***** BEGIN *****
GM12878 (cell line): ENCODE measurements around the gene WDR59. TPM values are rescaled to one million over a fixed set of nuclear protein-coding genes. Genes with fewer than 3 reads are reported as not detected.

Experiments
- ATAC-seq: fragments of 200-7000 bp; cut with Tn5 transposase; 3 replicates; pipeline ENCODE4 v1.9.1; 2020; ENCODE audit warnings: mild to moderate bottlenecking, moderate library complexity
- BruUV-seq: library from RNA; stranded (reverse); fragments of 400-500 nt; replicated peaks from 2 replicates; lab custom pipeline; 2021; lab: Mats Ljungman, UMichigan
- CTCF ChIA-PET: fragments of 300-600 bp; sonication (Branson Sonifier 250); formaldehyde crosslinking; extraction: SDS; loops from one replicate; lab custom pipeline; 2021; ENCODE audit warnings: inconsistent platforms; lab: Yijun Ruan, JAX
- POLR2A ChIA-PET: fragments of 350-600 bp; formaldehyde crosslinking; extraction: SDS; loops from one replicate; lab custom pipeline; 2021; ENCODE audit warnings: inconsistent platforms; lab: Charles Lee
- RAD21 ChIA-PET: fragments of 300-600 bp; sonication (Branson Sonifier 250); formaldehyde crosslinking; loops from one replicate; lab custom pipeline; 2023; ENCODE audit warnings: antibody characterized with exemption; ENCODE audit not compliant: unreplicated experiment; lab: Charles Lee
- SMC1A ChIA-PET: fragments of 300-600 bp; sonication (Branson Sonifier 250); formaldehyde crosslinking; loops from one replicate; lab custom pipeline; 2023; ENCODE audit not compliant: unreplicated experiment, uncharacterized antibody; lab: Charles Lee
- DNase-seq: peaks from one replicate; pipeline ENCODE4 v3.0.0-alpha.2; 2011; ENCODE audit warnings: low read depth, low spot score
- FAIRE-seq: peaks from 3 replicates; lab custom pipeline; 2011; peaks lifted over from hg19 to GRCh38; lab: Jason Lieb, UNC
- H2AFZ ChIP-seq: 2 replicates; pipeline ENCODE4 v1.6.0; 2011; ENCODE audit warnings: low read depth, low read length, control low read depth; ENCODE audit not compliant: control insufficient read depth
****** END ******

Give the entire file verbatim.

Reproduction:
GM12878 (cell line): ENCODE measurements around the gene WDR59. TPM values are rescaled to one million over a fixed set of nuclear protein-coding genes. Genes with fewer than 3 reads are reported as not detected.

Experiments
- ATAC-seq: fragments of 200-7000 bp; cut with Tn5 transposase; 3 replicates; pipeline ENCODE4 v1.9.1; 2020; ENCODE audit warnings: mild to moderate bottlenecking, moderate library complexity
- BruUV-seq: library from RNA; stranded (reverse); fragments of 400-500 nt; replicated peaks from 2 replicates; lab custom pipeline; 2021; lab: Mats Ljungman, UMichigan
- CTCF ChIA-PET: fragments of 300-600 bp; sonication (Branson Sonifier 250); formaldehyde crosslinking; extraction: SDS; loops from one replicate; lab custom pipeline; 2021; ENCODE audit warnings: inconsistent platforms; lab: Yijun Ruan, JAX
- POLR2A ChIA-PET: fragments of 350-600 bp; formaldehyde crosslinking; extraction: SDS; loops from one replicate; lab custom pipeline; 2021; ENCODE audit warnings: inconsistent platforms; lab: Charles Lee
- RAD21 ChIA-PET: fragments of 300-600 bp; sonication (Branson Sonifier 250); formaldehyde crosslinking; loops from one replicate; lab custom pipeline; 2023; ENCODE audit warnings: antibody characterized with exemption; ENCODE audit not compliant: unreplicated experiment; lab: Charles Lee
- SMC1A ChIA-PET: fragments of 300-600 bp; sonication (Branson Sonifier 250); formaldehyde crosslinking; loops from one replicate; lab custom pipeline; 2023; ENCODE audit not compliant: unreplicated experiment, uncharacterized antibody; lab: Charles Lee
- DNase-seq: peaks from one replicate; pipeline ENCODE4 v3.0.0-alpha.2; 2011; ENCODE audit warnings: low read depth, low spot score
- FAIRE-seq: peaks from 3 replicates; lab custom pipeline; 2011; peaks lifted over from hg19 to GRCh38; lab: Jason Lieb, UNC
- H2AFZ ChIP-seq: 2 replicates; pipeline ENCODE4 v1.6.0; 2011; ENCODE audit warnings: low read depth, low read length, control low read depth; ENCODE audit not compliant: control insufficient read depth